There are some museums that have the full force of government funding able to collect and curate important moments in history, geography or culture. There are some museums that respond to cultural, scientific and artistic needs of the citizens. There are some museums that are the result of a singular vision of a collector, having amassed a huge personal collection the only way to legitimise it is to turn it into a museum. The Griffiths Sea Shell Museum falls into the latter category.
Perhaps a singular vision isn't a strong enough term to describe this place. There are shells. And there are more shells. And then there are shell related objects. And more shells. And shell fossils. And coral. And fish. And a highly detailed train set. And shell art. And then more shells.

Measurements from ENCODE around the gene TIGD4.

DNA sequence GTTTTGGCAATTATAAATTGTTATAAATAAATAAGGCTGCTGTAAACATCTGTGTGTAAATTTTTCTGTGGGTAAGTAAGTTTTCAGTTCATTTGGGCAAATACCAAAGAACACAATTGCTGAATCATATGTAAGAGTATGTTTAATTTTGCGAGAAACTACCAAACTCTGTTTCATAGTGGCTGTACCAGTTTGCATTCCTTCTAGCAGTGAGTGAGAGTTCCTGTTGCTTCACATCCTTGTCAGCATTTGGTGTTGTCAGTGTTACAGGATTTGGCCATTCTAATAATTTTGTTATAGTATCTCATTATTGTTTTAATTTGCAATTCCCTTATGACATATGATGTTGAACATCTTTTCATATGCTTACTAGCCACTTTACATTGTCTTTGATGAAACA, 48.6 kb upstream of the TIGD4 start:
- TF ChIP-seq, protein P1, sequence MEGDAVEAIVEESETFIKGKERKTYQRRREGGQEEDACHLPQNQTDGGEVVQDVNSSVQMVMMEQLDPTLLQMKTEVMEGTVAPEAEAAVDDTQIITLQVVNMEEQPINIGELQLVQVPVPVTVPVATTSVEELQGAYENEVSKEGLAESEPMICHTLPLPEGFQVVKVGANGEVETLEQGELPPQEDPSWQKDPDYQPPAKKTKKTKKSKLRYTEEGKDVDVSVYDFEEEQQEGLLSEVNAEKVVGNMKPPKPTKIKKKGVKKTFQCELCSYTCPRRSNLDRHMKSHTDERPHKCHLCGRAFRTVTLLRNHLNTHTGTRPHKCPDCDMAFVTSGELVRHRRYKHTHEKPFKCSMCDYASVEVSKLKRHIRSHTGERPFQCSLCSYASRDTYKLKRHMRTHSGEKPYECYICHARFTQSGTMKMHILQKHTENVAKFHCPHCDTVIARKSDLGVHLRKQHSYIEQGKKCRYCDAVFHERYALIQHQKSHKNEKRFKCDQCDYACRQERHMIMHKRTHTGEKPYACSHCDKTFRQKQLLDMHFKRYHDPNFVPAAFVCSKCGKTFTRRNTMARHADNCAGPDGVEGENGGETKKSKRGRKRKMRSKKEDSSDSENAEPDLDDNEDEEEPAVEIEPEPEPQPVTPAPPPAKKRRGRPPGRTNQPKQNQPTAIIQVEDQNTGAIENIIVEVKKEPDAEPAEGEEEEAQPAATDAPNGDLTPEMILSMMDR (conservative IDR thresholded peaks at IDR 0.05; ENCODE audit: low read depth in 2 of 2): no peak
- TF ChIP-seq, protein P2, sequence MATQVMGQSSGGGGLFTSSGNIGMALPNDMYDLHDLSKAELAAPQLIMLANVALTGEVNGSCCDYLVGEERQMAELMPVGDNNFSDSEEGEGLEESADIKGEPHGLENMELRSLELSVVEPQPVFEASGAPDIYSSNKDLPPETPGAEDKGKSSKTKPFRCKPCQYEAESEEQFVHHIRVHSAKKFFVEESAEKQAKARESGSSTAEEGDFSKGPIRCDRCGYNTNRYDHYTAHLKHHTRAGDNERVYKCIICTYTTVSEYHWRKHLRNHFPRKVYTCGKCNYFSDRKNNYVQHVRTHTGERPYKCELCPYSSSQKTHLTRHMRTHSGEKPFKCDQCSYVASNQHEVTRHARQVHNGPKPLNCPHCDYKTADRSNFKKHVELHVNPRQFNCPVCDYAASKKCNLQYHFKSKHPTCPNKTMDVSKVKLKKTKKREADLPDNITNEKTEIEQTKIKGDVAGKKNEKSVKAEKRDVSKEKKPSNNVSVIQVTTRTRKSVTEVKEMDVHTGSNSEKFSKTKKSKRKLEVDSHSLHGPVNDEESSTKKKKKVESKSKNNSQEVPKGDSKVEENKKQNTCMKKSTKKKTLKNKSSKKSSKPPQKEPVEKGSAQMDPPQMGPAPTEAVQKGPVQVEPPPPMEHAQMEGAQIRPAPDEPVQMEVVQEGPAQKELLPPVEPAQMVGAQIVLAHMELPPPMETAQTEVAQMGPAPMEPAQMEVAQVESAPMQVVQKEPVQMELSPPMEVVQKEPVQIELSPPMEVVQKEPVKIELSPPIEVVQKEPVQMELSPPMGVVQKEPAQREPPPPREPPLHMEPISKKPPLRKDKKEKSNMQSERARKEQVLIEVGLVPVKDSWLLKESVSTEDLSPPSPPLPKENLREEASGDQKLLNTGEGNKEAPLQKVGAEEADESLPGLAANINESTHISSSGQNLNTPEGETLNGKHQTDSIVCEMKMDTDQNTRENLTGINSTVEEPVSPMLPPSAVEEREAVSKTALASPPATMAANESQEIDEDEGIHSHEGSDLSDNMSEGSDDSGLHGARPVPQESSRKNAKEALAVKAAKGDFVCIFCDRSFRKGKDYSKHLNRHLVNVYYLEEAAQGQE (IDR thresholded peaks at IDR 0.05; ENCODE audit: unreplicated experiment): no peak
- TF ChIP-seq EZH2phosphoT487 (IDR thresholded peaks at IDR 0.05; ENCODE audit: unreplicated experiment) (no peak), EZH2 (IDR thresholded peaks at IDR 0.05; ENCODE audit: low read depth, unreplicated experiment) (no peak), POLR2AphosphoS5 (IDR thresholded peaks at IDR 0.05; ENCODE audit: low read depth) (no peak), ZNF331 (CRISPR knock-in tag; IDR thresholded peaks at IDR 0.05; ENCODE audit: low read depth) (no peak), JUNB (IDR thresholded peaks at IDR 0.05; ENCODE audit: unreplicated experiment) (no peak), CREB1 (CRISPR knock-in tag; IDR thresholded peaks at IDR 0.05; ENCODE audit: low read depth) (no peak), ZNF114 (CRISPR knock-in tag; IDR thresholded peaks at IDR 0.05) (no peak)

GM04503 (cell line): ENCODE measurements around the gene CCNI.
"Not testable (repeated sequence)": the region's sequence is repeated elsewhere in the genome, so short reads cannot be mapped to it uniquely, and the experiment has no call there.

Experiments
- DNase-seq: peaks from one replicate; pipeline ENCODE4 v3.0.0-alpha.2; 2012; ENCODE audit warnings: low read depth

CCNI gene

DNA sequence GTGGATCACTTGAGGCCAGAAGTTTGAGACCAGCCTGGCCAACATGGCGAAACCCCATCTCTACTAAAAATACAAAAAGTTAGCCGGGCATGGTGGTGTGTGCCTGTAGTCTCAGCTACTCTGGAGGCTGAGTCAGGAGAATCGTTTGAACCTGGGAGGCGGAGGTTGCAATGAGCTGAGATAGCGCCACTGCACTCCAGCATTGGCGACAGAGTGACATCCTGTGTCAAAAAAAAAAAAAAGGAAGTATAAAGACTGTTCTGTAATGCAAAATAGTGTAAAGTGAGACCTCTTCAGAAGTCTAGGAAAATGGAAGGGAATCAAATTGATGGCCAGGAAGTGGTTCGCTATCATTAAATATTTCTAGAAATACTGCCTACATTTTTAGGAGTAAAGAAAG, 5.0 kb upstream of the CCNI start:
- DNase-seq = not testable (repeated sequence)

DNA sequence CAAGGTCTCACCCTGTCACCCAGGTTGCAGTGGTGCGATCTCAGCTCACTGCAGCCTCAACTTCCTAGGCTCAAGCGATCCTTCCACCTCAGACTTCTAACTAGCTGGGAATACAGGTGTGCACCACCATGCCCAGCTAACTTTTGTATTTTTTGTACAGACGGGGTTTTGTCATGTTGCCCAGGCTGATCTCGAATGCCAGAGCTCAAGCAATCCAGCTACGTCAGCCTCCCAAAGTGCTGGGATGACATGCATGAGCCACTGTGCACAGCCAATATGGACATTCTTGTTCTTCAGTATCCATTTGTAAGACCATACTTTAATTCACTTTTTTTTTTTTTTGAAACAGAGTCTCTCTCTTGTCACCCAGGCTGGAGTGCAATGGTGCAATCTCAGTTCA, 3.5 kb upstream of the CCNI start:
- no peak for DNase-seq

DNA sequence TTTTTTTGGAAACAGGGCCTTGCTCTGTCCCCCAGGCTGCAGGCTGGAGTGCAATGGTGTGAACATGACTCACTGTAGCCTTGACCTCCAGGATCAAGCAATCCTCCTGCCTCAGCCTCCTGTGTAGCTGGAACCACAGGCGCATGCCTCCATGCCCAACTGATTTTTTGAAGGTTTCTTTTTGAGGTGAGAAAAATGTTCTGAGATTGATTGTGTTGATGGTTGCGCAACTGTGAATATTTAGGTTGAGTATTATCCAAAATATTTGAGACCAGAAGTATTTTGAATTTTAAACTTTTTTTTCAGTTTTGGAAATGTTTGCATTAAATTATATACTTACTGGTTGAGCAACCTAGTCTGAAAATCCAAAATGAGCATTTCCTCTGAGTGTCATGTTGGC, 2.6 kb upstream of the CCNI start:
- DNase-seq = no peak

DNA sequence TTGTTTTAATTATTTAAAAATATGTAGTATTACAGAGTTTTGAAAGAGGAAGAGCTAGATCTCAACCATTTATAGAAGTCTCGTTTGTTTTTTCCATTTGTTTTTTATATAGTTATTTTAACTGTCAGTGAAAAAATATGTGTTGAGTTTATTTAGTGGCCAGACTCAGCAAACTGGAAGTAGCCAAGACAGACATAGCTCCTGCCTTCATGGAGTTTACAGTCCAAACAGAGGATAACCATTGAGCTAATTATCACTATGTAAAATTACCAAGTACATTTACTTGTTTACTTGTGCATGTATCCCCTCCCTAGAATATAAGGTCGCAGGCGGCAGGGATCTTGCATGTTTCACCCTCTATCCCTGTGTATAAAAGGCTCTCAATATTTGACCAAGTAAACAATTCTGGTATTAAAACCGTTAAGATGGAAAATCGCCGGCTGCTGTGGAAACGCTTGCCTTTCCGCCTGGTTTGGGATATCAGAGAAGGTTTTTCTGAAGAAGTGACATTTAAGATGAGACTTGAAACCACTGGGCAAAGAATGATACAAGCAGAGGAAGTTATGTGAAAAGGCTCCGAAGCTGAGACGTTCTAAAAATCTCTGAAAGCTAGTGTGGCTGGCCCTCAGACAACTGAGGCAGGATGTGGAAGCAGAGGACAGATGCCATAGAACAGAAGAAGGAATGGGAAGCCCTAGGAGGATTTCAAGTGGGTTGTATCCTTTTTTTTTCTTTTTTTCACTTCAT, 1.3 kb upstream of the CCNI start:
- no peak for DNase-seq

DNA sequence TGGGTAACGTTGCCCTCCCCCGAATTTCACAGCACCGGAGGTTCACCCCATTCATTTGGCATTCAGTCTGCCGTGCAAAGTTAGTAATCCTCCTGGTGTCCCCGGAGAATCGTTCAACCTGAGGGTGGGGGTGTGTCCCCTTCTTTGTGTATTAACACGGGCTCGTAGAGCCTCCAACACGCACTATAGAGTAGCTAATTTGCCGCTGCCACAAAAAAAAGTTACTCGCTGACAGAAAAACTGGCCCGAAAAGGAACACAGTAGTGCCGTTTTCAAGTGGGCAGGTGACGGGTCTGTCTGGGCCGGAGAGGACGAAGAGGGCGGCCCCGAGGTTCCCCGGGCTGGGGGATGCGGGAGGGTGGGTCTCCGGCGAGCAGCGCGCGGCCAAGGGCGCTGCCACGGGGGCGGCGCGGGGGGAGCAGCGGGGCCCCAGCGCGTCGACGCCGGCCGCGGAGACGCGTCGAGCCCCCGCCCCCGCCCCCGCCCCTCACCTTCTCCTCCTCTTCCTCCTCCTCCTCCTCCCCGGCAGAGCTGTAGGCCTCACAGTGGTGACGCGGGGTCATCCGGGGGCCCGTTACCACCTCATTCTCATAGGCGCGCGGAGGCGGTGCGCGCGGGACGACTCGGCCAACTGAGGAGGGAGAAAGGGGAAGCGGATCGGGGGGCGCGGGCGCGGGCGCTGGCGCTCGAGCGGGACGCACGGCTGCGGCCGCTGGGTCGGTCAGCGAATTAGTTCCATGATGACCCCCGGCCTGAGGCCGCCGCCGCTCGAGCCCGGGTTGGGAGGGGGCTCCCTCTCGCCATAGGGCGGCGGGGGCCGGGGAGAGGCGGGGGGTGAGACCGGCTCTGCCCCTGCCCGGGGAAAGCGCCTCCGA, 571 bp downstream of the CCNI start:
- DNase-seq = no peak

I couldn't discern the curatorial logic behind the displays apart from displaying each shell type in the hundreds, but it works. Seeing them sorted by purely structural taxonomies gives the place an air of obsessive eccentricity, and it's what I was there to see. It seems to have moved away from a private collection as more and more shell collectors have sent in their private collection as well, adding to the charm of the place. I'm not sure how much I learnt about shells, but there sure are lots of them.
But no self respecting obsessive shell museum would be complete without a freakshow component, which is why they have a two headed baby shark and a devil fish. And Fugu. FUGU!
It was tempting not to post the whole collection here, but that's what Flickr is for.